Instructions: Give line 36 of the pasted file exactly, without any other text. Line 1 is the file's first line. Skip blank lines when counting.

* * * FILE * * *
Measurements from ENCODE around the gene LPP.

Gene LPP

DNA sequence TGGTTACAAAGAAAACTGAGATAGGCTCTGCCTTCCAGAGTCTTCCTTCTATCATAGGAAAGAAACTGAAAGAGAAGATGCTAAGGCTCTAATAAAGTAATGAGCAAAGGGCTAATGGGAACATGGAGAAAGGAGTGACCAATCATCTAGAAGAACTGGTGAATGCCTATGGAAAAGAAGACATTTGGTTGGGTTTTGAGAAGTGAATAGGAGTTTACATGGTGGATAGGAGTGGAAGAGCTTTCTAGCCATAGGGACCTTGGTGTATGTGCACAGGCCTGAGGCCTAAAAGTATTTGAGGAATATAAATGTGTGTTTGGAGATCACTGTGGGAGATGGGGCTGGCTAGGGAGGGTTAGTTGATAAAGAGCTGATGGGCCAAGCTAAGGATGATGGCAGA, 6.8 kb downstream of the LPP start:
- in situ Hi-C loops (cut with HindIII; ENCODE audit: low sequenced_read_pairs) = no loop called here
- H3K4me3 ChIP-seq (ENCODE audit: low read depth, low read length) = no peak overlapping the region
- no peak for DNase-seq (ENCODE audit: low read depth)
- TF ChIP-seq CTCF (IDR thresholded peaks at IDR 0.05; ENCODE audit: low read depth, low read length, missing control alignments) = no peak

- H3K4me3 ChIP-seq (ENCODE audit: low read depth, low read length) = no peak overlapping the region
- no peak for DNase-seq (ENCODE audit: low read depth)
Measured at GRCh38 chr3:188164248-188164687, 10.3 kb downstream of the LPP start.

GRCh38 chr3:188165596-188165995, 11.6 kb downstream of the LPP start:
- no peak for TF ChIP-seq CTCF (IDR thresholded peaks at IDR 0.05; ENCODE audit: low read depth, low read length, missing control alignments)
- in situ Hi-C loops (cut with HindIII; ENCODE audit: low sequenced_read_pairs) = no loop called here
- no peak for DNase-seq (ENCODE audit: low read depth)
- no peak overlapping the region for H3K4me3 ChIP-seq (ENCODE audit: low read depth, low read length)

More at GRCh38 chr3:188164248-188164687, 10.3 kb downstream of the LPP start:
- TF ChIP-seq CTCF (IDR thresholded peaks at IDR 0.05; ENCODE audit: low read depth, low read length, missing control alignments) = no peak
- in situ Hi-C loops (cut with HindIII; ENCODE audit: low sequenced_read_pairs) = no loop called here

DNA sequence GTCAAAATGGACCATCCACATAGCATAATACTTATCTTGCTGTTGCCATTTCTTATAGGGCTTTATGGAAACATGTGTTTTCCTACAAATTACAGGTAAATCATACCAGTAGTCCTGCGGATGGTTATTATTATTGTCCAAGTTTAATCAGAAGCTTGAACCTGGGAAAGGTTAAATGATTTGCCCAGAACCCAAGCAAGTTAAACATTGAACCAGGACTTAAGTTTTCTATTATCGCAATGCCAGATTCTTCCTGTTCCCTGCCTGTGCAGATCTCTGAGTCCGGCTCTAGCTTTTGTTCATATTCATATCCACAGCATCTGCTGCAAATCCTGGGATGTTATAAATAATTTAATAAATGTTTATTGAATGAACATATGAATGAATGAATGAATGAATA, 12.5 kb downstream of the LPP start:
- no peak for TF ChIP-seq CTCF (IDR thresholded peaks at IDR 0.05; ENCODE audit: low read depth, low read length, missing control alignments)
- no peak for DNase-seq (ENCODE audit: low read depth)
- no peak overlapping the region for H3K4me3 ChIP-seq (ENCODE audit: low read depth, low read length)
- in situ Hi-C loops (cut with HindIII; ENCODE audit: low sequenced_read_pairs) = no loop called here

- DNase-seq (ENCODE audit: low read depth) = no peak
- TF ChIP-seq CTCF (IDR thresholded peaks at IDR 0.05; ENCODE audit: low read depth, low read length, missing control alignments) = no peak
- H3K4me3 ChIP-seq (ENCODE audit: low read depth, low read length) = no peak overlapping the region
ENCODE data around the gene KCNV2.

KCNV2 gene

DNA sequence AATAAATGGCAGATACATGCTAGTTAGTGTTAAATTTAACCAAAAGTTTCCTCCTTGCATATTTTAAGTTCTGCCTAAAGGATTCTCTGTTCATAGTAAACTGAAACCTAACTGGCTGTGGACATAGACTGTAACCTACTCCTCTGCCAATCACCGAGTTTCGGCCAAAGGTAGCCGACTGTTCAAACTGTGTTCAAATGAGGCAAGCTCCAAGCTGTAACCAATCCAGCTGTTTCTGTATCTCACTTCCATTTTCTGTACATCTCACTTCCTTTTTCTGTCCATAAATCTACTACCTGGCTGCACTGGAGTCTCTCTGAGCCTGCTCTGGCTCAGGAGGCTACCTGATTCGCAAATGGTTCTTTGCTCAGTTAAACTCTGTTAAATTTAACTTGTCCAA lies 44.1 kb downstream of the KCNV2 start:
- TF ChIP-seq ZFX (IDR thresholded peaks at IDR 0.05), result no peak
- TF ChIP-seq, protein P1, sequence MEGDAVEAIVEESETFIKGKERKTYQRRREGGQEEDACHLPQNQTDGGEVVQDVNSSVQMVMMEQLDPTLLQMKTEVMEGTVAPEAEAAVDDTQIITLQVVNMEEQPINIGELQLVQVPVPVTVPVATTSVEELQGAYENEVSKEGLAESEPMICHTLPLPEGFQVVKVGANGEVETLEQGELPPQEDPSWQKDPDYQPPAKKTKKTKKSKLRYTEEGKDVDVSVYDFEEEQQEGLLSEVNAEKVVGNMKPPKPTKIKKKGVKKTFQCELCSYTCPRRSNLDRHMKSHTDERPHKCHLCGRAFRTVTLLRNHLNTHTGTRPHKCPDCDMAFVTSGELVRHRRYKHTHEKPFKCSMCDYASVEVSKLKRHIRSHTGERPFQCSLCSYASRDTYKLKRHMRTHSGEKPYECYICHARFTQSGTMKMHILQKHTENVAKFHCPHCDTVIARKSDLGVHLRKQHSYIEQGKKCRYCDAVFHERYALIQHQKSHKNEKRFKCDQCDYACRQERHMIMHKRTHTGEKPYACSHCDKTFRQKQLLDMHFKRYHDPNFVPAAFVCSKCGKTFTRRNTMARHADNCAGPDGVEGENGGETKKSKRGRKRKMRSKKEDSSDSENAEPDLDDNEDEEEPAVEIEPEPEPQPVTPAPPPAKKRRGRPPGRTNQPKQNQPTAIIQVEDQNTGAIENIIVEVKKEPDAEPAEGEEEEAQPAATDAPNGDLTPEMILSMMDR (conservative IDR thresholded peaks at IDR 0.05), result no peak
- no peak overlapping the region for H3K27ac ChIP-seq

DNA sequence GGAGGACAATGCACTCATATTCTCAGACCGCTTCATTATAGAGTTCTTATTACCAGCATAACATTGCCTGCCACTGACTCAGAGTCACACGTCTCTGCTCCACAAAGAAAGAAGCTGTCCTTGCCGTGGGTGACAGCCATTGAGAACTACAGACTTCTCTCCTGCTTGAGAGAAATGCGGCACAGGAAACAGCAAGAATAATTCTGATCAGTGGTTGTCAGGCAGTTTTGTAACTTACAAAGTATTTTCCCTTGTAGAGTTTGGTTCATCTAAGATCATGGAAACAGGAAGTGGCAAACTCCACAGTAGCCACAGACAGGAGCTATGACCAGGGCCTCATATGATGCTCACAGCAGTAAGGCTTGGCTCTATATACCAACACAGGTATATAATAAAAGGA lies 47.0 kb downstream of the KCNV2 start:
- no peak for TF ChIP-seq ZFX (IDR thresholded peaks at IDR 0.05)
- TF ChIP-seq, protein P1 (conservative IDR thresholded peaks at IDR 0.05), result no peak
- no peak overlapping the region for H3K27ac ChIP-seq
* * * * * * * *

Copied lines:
- no peak overlapping the region for H3K27ac ChIP-seq